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The National Portrait Gallery acknowledges the Traditional Custodians of Country throughout Australia and recognises the continuing connection to lands, waters and communities. We pay our respect to Aboriginal and Torres Strait Islander cultures and to Elders both past and present.

Aboriginal and Torres Strait Islander viewers are warned that this website contains images of deceased persons.

Michael Leunig, 1995 (printed 2013)

Helga Leunig

inkjet print on paper (sheet: 42.0 cm x 29.7 cm, image: 36.0 cm x 23.5 cm)

Michael Leunig (b. 1945), cartoonist and popular philosopher, raised in Footscray, Melbourne, studied briefly at university before dropping out to follow the career path of his father, who worked as a slaughterman. At the same time, he began drawing cartoons, and in the mid-1960s his work began to appear in such varied publications as Woman’s Day and London’s Oz magazine. He served as resident cartoonist for the afternoon paper Newsday before gaining wider recognition in the 1970s with his work for the Nation Review. In his earliest work Leunig endeavoured to conduct himself as a classic political cartoonist; but in 1969, frustrated by the genre’s conventions, he submitted a cartoon of a man wearing a teapot on his head riding into a sunset on a large duck. It was published, and Leunig would later come to see it as a symbolic depiction of his own escape from the strictures of political cartooning. His subsequent work – in which the duck has frequently reappeared, along with such characters as gentle Vasco Pyjama and humble Mr Curly – has been adapted for television, theatre and radio, and has been collected in many books, beginning with The Penguin Leunig (1974). Describing his own approach as ‘regressive, humorous, messy, mystical, primal and vaudevillian’, over decades he has persisted in his effort to convey ideas of an innocent and sacred personal world, and the fragile relationships and ecosystems of the world we share. He is a regular contributor to the Melbourne Age – in which his cartoons generally appear three to four times a week – and the Sydney Morning Herald.

Helga Leunig, née Salwe, was working as a professional photographer at the Age in the late 1980s when she met Michael Leunig. She took this photograph of her husband in their then home in Hampton, Victoria.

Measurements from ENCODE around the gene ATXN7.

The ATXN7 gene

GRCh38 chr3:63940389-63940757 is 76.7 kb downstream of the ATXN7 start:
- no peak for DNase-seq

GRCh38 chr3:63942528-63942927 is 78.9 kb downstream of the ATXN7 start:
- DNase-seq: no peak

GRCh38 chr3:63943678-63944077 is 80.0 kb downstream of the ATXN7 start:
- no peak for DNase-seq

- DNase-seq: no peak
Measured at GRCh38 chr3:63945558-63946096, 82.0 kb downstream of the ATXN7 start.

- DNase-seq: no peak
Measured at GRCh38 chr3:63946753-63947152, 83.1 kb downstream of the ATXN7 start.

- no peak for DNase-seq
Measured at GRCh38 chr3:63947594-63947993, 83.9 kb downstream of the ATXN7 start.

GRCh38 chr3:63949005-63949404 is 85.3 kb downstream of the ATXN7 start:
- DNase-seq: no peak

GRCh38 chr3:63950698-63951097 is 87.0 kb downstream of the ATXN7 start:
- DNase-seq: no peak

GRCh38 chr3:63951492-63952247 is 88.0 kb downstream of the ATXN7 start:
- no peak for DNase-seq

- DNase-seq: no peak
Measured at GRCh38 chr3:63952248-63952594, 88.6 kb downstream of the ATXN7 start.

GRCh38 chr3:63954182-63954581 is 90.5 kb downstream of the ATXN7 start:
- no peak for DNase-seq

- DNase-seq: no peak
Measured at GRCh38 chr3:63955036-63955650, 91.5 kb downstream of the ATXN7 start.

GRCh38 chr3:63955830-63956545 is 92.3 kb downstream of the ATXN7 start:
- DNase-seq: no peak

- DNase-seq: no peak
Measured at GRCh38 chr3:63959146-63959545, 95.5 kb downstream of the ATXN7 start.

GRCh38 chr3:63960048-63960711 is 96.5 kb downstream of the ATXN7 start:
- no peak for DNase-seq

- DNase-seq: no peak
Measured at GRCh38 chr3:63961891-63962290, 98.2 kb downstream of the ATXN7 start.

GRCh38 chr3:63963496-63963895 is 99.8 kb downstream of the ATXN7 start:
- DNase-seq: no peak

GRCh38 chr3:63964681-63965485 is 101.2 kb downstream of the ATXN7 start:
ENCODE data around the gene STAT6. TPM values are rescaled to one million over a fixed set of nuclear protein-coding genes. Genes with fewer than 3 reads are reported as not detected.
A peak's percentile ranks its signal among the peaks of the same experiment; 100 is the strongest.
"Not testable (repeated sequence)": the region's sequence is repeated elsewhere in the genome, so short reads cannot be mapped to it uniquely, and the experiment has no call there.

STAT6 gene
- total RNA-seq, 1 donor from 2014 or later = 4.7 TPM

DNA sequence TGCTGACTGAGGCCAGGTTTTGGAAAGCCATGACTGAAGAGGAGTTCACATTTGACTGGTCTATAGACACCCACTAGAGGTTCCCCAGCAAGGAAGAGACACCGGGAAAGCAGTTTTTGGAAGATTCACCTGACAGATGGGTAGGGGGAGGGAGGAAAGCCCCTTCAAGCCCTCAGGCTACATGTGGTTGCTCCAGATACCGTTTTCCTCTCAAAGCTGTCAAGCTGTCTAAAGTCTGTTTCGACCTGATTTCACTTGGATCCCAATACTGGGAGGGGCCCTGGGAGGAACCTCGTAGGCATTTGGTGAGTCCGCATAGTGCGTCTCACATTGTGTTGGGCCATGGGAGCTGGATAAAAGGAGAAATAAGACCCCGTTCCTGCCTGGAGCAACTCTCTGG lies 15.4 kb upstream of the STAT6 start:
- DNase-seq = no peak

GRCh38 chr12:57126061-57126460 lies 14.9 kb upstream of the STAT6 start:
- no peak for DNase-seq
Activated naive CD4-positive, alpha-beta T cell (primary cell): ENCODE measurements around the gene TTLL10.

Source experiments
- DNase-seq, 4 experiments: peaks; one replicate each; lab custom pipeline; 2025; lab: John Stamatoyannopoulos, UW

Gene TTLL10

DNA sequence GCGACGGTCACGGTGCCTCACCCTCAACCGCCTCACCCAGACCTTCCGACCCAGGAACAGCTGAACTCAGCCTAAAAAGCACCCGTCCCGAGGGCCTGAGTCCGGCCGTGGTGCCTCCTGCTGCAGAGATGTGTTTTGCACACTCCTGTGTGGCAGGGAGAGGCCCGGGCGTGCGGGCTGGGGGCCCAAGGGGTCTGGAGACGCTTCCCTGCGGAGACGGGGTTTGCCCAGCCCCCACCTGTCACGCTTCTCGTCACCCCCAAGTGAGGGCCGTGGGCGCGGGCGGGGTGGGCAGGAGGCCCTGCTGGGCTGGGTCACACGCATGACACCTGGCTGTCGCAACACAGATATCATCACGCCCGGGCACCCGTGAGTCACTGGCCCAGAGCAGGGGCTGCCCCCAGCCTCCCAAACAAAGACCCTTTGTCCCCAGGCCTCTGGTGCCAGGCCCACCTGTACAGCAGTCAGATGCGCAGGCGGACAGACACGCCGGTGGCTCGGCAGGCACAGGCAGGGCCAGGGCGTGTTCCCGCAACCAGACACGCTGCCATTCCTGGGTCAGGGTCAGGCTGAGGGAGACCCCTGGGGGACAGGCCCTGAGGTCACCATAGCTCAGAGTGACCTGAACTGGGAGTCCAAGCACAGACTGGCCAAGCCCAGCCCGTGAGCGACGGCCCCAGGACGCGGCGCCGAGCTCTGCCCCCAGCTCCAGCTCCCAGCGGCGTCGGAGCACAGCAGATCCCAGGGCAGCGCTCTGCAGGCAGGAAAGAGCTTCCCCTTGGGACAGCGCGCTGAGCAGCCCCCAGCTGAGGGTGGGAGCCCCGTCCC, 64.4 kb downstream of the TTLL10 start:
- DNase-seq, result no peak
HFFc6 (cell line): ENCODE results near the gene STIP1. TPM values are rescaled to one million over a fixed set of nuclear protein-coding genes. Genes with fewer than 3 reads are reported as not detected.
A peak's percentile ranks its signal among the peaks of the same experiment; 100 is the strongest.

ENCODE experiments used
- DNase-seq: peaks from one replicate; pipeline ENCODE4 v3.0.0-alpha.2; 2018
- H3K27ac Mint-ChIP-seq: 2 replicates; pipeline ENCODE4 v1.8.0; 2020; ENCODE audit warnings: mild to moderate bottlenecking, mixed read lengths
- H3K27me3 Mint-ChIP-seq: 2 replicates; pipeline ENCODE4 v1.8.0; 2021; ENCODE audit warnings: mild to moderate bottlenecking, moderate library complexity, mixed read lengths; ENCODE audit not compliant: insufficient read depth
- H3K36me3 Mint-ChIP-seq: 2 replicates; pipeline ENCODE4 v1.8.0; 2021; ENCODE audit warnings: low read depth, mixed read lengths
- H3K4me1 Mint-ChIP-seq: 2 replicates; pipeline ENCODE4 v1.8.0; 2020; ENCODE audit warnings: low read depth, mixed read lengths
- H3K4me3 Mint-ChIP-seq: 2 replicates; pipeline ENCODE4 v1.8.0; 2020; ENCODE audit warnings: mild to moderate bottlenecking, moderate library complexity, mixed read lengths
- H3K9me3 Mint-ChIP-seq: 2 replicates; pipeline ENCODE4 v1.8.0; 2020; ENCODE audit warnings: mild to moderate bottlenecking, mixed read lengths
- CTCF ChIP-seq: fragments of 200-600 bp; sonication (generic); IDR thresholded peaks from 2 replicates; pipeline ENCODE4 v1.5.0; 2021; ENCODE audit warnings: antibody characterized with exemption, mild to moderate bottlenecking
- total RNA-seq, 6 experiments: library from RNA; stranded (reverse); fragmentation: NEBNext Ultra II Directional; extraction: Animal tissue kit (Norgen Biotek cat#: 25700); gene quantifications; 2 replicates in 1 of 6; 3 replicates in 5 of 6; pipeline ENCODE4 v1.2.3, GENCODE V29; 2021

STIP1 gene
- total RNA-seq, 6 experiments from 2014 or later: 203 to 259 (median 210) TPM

Collection: National Portrait Gallery
Gift of Helga Leunig 2013

Accession number: 2013.75

Currently not on display

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Artist and subject

Helga Leunig

Michael Leunig (age 50 in 1995)

Subject professions

Visual arts and crafts

Donated by

Helga Leunig (4 portraits)

Related information

The Companion

Permanent collection catalogue

Café and shop

On one level The Companion talks about the most famous and frontline Australians, but on another it tells us about ourselves: who we read, who we watch, who we listen to, who we cheer for, who we aspire to be, and who we'll never forget. The Companion is available to buy online and in the Portrait Gallery Store.

Michael Leunig video: 6 minutes 27 seconds
Michael Leunig video: 6 minutes 27 seconds
Michael Leunig video: 6 minutes 27 seconds
Michael Leunig video: 6 minutes 27 seconds

Michael Leunig

'Drawing the human spirit'

Portrait story
Philosopher, cartoonist and national treasure, Michael Leunig discusses his art.
 
Michael Leunig, 2004 Jacqueline Mitelman
Michael Leunig, 2004 Jacqueline Mitelman
Michael Leunig, 2004 Jacqueline Mitelman
Michael Leunig, 2004 Jacqueline Mitelman

The Philosophy of Teapots and Ducks

Magazine article by Gillian Raymond, 2005

Cartoonist Michael Leunig's insights into the human condition and current affairs have become famous Australia-wide.

The National Portrait Gallery
The National Portrait Gallery
The National Portrait Gallery

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Explore portraiture and come face to face with Australian identity, history, culture, creativity and diversity.

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The National Portrait Gallery acknowledges the Traditional Custodians of Country throughout Australia and recognises the continuing connection to lands, waters and communities. We pay our respect to Aboriginal and Torres Strait Islander cultures and to Elders both past and present.

Aboriginal and Torres Strait Islander viewers are warned that this website contains images of deceased persons.